Stamp Matters - Golf

Stamps showing Golf Courses

Golf is one of the most popular sports/pastimes in the world today. Its devotees laud the challenges the game provides, both at a competitive level between a group of players and at a personal level. Every player strives for perfection in every shot but perfection is hampered by any number of obstacles. Besides the personal physical attributes of each person, terrain, weather conditions, grass length, noise, and a myriad of other conditions can all affect the outcome of every shot.

On the other hand its detractors look on the game as a nice walk spoiled.

The basic idea of golf is to hit a ball with a curved stick into a series of holes in as few shots as possible. Over time the implements have expanded in number and in performance, each trying to make the game less frustrating and easier for the golfer. Clubs can hit the ball further and with greater control, the ball can travel further and straighter and the course can be in immaculate condition, mown to within an inch of its’ life and still the golfer is plagued with bad lies and worst of all, a ball sitting, quivering on the lip of the cup with no strong wind or an earthquake in sight.

The modern game originated in Scotland before 1457, when it was banned by the king because it took men away from archery practice. The ban was overturned in 1502 when a later king took up the game. We can only suppose that the game was still played in the interim on the sly.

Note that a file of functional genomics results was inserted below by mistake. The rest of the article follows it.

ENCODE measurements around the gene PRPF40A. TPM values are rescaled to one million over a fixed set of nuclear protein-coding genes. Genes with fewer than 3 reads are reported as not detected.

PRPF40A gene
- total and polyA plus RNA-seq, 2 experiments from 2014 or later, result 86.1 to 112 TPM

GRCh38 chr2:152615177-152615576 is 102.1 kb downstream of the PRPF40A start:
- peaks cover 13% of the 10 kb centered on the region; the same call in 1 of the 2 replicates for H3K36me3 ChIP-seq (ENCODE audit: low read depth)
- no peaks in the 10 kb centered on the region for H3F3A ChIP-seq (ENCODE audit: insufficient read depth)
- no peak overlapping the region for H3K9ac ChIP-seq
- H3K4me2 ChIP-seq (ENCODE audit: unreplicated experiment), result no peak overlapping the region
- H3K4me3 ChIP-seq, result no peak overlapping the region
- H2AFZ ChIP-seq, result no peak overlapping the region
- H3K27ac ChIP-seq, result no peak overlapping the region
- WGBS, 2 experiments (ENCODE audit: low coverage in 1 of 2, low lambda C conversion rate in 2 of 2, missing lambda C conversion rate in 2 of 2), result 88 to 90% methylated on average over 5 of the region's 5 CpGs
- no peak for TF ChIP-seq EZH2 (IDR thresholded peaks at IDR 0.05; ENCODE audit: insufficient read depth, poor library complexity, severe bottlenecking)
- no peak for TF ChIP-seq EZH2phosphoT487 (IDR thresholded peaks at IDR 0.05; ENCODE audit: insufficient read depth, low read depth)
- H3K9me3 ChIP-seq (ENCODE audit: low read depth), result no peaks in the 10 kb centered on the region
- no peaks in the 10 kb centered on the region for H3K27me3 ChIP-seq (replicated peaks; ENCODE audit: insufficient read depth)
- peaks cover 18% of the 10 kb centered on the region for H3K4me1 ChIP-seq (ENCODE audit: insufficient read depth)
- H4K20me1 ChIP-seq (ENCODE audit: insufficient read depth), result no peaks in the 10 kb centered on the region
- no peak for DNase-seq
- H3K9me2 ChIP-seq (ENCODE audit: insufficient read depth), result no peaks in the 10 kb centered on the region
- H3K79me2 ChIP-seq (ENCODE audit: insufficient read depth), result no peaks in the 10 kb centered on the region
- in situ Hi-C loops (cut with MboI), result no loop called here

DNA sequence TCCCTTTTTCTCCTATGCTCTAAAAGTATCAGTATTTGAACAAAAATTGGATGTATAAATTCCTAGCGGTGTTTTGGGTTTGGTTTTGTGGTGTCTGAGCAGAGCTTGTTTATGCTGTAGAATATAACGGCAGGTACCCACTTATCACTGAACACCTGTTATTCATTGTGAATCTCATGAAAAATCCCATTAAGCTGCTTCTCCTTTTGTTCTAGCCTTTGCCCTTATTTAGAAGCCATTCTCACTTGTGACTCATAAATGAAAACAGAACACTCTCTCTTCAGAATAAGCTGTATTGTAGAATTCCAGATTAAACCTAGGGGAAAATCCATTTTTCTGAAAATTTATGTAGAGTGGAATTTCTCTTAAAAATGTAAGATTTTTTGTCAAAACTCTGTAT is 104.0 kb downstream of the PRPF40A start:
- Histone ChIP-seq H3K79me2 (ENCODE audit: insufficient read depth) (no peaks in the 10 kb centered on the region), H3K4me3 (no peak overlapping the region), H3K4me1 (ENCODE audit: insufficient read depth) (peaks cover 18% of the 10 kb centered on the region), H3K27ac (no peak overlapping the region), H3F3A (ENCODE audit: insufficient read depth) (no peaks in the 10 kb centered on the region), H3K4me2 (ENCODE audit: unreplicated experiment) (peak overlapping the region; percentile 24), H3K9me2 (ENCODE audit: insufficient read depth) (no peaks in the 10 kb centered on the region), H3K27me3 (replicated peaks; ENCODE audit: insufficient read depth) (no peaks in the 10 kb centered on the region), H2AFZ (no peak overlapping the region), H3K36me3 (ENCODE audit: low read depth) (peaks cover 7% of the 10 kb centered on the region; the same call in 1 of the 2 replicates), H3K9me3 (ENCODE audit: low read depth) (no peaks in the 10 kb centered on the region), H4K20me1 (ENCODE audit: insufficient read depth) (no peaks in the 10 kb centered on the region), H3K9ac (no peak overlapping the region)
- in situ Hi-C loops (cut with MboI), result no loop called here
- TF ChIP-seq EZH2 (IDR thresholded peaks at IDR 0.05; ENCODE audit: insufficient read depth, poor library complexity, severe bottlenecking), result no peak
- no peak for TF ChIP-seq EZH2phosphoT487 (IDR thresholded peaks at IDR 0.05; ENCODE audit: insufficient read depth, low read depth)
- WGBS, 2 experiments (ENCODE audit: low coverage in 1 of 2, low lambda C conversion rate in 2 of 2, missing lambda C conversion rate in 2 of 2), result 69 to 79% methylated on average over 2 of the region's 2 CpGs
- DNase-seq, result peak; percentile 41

Courses varied in length, up to 22 holes and there are even two different types of course, the ordinary course in open countryside and those on the seashore which are known as links. Obstacles such as watercourses and bare patches were part of the hazards of the individual hole and are often incorporated into modern golf courses by sadistic professional course designers. Courses were limited to 18 holes in 1764, although 9-hole courses are allowed for recreational players.

Over time the game developed and rules became necessary as competition increased. The first documented rules appeared in 1744 and today are the same on every course around the world. However, they can be condensed into the tenet known by every golfer, play the ball as it lies, play the course as you find it, and if you cannot do either, do what is fair.

The home of golf is regarded to be The Royal and Ancient Golf Club of St Andrews and it was here that all rules were deliberated upon and set, from examples of problems that were faced by golfers all over the world. Today the USA has its own set of rules and governing body, as it does.

Stamps depicting the game have been issued singly or in sets by many countries around the world and a golfing stamp collector could do worse than build a collection around his or her obsession.